IRON ore demand will double to about 3.5 billion tonnes per annum by 2030, with ongoing Chinese demand driving the ore’s production growth, according to resource intelligence agency Intierra.
The agency’s report centred around a presentation by Raw Materials Group chairman Professor Magnus Ericsson, which he made at the 15th annual Global Iron Ore & Steel Conference held in Perth in late March. The paper, Chinese and Indian Iron Ore Production – Determining the World Market Balance, was presented to iron ore and steel executives from Australia, India and China. Aiming to give key stakeholders further insight into the iron ore sector and its future, analysts from Raw Materials Group conducted key research into supply and demand issues regarding the commodity.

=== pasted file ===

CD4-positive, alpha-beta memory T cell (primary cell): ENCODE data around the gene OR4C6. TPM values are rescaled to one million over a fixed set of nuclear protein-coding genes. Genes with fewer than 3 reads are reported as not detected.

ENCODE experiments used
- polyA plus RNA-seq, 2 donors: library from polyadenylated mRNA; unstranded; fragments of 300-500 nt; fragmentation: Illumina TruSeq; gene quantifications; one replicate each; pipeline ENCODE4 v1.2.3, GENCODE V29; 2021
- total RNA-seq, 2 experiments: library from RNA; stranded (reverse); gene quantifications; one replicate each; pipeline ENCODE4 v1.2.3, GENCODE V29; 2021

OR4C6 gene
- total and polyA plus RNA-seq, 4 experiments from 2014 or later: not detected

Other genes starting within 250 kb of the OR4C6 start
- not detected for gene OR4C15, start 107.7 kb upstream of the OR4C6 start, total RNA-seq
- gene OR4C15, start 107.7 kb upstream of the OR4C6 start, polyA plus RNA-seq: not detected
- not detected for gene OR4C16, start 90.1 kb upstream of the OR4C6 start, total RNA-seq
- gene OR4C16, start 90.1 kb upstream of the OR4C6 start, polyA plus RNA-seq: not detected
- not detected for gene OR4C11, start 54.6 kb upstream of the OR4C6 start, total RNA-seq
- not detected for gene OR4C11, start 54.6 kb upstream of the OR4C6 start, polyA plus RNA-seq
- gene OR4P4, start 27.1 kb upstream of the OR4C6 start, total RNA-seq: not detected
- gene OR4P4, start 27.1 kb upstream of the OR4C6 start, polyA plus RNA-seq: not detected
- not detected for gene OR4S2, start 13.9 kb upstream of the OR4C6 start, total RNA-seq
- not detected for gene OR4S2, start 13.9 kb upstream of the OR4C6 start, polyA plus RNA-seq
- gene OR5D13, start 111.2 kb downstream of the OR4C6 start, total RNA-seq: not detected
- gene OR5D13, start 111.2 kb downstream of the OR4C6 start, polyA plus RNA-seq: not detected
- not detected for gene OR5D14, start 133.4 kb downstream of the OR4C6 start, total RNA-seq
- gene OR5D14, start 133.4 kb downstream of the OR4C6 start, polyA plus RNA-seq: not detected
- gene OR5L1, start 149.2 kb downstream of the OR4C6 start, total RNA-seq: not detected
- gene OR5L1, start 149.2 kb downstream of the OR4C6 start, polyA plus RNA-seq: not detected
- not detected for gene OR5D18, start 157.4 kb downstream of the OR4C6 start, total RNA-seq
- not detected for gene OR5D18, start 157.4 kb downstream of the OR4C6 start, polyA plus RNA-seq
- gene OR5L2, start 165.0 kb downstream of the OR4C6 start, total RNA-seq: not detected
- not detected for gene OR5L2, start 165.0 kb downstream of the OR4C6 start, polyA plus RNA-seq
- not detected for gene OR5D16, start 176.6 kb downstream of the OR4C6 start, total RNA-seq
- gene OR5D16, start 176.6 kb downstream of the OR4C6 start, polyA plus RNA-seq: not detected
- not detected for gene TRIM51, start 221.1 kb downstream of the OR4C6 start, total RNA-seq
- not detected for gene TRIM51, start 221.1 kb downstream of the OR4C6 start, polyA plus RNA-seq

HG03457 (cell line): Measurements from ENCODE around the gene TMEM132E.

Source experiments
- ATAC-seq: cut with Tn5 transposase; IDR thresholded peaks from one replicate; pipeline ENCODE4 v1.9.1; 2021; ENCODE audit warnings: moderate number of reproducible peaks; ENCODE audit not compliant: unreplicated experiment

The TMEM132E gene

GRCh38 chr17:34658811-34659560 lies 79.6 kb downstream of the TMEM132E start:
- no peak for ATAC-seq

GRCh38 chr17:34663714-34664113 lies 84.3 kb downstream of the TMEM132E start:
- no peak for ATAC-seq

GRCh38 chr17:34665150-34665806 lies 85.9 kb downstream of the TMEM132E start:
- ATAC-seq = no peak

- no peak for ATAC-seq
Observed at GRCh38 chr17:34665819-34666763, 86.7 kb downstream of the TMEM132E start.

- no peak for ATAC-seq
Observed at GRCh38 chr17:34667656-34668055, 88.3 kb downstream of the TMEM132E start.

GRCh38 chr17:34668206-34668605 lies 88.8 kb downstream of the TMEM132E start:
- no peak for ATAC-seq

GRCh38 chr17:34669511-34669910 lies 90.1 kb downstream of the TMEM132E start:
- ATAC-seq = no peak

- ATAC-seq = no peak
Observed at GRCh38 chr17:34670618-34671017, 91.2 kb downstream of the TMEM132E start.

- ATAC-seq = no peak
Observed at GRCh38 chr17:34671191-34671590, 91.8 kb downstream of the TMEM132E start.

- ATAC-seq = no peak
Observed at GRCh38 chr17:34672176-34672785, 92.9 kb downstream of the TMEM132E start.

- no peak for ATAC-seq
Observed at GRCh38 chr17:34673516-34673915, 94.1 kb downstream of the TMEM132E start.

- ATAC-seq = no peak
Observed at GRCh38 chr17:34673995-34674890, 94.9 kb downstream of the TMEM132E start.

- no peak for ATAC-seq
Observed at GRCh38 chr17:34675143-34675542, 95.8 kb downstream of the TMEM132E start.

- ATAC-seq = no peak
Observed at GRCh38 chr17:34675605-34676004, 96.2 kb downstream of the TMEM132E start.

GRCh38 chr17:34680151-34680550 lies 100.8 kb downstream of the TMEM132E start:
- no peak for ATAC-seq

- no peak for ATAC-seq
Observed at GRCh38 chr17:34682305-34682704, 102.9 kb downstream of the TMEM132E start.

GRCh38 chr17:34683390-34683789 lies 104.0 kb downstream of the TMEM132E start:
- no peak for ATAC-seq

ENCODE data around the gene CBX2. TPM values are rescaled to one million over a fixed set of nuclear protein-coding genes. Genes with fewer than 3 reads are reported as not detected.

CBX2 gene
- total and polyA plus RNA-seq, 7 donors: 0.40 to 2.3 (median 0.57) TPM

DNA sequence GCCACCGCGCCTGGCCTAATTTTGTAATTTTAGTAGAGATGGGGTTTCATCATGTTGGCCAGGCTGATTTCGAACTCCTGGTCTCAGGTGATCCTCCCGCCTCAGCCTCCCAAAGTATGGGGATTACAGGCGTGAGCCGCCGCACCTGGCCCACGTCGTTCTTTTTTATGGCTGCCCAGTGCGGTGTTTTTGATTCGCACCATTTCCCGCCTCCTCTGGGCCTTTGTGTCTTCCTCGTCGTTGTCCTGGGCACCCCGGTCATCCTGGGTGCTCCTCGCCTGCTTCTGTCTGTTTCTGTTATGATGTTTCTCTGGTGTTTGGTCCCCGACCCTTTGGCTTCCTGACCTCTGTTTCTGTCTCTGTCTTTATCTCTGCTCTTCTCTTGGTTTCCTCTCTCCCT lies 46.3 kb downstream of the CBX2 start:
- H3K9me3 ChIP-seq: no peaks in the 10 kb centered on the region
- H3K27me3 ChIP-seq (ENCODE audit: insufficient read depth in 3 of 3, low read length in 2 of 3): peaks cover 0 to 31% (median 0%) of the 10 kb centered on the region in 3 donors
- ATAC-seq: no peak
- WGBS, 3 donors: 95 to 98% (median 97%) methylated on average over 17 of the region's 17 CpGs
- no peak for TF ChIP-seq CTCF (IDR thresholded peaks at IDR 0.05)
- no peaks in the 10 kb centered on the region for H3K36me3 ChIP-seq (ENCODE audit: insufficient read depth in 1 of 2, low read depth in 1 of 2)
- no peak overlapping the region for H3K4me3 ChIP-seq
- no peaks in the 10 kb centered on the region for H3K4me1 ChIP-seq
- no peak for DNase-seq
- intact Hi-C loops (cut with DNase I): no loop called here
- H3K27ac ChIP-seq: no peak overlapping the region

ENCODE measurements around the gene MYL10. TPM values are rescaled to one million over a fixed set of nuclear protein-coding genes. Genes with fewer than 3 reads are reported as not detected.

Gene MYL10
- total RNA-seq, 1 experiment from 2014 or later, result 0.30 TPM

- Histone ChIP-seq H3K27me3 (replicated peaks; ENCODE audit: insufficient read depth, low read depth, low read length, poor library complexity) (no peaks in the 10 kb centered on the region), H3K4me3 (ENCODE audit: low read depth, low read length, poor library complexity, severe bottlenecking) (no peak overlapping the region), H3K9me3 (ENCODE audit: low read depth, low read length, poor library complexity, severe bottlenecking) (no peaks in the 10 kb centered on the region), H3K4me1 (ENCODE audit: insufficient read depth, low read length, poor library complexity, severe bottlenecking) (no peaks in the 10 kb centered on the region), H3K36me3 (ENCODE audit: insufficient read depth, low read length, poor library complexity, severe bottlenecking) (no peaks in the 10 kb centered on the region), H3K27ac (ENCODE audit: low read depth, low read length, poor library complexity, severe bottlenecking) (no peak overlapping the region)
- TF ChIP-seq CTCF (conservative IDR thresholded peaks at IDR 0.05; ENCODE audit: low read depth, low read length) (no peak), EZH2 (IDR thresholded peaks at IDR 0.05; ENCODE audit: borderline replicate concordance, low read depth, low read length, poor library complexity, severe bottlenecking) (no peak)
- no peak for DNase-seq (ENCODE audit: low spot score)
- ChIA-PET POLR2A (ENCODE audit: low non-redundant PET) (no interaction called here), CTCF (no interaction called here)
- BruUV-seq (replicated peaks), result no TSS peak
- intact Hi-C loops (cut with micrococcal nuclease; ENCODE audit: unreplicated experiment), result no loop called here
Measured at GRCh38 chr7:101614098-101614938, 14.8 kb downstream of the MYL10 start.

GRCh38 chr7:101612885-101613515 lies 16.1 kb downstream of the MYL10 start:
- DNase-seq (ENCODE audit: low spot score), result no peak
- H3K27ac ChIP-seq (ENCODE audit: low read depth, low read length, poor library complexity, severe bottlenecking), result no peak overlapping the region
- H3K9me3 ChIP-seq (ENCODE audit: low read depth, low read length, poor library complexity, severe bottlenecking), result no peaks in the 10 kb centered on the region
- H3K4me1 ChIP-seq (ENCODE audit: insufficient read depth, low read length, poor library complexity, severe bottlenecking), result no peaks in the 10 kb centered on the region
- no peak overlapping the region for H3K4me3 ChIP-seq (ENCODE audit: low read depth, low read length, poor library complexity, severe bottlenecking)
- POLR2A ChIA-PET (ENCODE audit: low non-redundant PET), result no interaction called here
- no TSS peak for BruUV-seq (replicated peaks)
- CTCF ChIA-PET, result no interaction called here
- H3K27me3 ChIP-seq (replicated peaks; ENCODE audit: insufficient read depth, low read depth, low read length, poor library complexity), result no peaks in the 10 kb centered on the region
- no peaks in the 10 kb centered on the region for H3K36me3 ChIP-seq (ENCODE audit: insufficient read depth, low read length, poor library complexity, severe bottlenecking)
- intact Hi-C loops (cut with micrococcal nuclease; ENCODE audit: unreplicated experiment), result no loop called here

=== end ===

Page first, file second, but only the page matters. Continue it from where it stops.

The main outcomes predicted as a result of the group’s research included China continuing to face hurdles in its quest to control at least 50 per cent of the world’s iron ore imports. According to Intierra, the Raw Materials Group analysts’ research also found direct foreign investments in Africa and elsewhere around the globe could be more difficult than currently anticipated. The research has predicted that iron ore exports out of India are expected to drop due to the growth of steel companies around the subcontinent and the need to supply domestic producers.
Indian steel companies in the region have voiced concerns that there is not enough iron ore mined domestically to support their local production and export requirements.


By Lorna Seatter